Pride 2016 feature: Being black and LGBT in Britain
June 22, 2016
Photo: UK Black Pride
This weekend thousands of people across the capital will be taking part in the Pride London 2016 celebrations. Many of those joining in the festivities will be people of colour. In the UK there are approximately 400,000 ethnic minority LGBT people. What does Pride mean for black LGBT people in Britain? Does their experience as LGBT and of Pride differ from that of their white counterparts?
Identifying as black and LGBT in a white, heterosexual dominant society
W.E.B DuBois first coined the phrase 'double consciousness,' referring to the identity crisis suffered by African-Americans living in a racist society to which they both belonged and were excluded from; a confusing grey area occupied by a community who were simultaneously both and yet neither African and American:
It is a peculiar sensation, this double-consciousness, this sense of always looking at one’s self through the eyes of others, of measuring one’s soul by the tape of a world that looks on in amused contempt and pity. One ever feels his two-ness,—an American, a Negro; two souls, two thoughts, two unreconciled strivings; two warring ideals in one dark body, whose dogged strength alone keeps it from being torn asunder.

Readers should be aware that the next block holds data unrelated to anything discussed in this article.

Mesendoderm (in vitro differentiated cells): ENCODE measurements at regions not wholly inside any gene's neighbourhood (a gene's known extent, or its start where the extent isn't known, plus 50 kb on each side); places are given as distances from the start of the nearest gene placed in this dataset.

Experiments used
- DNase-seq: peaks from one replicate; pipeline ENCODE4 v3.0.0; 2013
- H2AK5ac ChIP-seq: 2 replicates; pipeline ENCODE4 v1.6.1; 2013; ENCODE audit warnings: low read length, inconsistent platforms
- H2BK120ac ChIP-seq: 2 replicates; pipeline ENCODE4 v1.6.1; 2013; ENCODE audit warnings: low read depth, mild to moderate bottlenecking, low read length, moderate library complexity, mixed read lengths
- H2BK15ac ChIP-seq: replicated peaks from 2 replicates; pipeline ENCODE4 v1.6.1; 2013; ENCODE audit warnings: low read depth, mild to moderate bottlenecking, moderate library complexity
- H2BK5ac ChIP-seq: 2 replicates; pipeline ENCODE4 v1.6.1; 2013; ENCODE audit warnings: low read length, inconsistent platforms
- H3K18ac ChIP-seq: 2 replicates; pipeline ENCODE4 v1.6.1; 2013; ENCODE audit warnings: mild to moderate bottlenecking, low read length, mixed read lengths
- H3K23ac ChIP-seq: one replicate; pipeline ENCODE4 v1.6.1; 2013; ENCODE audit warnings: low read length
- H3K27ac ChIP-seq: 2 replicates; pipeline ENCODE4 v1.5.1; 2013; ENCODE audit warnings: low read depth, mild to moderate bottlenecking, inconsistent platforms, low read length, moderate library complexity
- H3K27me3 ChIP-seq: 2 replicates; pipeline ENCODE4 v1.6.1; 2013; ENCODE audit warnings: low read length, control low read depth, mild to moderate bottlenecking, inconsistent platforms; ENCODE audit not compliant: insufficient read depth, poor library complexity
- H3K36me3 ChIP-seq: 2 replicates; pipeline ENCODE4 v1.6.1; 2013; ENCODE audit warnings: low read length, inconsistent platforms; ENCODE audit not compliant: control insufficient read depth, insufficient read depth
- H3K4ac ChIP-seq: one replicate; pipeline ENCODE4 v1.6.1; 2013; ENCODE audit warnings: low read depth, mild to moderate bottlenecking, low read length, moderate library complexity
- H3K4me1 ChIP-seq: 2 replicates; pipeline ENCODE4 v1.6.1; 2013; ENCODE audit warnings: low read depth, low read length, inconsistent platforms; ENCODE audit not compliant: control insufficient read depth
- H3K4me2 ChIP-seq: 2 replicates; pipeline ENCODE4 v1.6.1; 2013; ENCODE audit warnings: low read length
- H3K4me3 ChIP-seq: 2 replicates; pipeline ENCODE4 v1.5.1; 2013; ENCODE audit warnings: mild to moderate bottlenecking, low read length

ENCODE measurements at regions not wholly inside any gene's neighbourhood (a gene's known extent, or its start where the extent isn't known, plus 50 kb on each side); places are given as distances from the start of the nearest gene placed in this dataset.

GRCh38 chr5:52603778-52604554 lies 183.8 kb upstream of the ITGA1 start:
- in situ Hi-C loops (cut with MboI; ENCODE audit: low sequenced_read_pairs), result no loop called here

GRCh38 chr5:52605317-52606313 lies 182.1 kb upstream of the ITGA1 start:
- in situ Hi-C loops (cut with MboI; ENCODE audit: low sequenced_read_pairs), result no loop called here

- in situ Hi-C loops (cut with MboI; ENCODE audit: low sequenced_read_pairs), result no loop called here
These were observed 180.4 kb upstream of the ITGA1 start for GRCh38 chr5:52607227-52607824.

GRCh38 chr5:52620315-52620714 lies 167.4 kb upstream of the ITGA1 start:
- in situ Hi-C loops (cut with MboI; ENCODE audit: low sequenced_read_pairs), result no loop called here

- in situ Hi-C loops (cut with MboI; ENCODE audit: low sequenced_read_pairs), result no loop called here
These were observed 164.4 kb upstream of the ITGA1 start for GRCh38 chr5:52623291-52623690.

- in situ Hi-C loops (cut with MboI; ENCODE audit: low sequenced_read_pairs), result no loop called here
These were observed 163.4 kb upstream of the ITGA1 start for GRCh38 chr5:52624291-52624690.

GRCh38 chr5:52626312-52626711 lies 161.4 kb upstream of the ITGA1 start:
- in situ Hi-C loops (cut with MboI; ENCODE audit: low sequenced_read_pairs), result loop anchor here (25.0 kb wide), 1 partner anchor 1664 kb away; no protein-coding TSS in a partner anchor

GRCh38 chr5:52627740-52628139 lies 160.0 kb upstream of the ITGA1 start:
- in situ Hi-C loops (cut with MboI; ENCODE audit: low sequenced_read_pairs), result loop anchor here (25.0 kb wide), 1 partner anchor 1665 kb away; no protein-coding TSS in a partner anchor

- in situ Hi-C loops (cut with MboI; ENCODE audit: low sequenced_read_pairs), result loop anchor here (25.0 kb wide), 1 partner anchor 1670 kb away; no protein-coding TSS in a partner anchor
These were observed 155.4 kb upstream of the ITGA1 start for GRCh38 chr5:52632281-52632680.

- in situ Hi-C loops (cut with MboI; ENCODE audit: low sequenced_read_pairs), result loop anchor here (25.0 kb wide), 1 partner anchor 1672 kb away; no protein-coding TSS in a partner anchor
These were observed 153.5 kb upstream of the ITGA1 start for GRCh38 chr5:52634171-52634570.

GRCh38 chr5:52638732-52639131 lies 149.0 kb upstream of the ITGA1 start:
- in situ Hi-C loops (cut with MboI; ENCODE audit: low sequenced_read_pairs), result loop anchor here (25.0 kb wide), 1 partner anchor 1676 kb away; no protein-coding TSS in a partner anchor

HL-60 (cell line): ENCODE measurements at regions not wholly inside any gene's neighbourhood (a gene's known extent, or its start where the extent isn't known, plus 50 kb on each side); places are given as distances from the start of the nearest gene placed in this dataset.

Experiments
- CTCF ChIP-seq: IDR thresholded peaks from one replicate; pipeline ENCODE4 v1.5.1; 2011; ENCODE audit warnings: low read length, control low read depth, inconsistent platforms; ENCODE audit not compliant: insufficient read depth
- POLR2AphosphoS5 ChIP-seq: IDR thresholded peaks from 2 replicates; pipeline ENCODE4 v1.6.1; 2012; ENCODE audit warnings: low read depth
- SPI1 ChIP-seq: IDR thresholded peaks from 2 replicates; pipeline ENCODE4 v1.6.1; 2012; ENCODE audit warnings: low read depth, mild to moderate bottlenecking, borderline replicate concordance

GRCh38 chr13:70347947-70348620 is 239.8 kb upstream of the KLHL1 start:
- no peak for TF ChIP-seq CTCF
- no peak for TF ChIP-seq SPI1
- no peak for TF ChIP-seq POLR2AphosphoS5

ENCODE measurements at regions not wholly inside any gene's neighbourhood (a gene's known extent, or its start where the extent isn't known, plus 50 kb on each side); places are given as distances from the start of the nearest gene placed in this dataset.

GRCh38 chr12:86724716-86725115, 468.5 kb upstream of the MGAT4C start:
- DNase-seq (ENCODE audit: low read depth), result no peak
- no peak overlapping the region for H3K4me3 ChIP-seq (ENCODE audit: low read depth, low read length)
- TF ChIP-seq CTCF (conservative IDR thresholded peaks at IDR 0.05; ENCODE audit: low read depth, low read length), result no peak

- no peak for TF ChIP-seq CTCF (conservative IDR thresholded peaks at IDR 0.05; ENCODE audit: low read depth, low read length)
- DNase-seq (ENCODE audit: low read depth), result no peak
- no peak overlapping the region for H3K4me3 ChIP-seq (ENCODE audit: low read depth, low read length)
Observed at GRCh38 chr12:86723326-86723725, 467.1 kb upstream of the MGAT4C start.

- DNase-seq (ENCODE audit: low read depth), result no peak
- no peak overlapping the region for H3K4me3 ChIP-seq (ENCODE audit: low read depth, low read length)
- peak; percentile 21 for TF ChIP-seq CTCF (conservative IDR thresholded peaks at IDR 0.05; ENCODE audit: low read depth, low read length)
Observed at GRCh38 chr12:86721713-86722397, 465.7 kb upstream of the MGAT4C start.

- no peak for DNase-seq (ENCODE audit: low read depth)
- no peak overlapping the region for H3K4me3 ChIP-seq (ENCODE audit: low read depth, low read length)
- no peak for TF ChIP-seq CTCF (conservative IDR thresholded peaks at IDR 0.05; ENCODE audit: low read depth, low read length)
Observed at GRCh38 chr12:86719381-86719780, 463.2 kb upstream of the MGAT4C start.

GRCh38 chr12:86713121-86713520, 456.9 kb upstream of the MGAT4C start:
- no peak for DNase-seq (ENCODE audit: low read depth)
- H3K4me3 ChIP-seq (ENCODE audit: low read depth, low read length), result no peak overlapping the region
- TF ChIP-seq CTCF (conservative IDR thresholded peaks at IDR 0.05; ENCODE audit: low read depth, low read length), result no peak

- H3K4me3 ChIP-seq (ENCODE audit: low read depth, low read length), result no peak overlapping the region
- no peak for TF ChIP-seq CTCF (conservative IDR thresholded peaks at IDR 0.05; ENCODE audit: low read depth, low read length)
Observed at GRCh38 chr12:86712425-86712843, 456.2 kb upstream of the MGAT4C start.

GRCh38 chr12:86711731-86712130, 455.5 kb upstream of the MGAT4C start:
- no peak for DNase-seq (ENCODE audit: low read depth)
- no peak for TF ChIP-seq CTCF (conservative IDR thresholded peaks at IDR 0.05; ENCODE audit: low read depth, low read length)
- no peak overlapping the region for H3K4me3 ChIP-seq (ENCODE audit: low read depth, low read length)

The history of the American Negro is the history of this strife – this longing to attain self-conscious manhood, to merge his double self into a better and truer self. In this merging he wishes neither of the older selves to be lost. He does not wish to Africanize America, for America has too much to teach the world and Africa. He wouldn't bleach his Negro blood in a flood of white Americanism, for he knows that Negro blood has a message for the world. He simply wishes to make it possible for a man to be both a Negro and an American without being cursed and spit upon by his fellows, without having the doors of opportunity closed roughly in his face.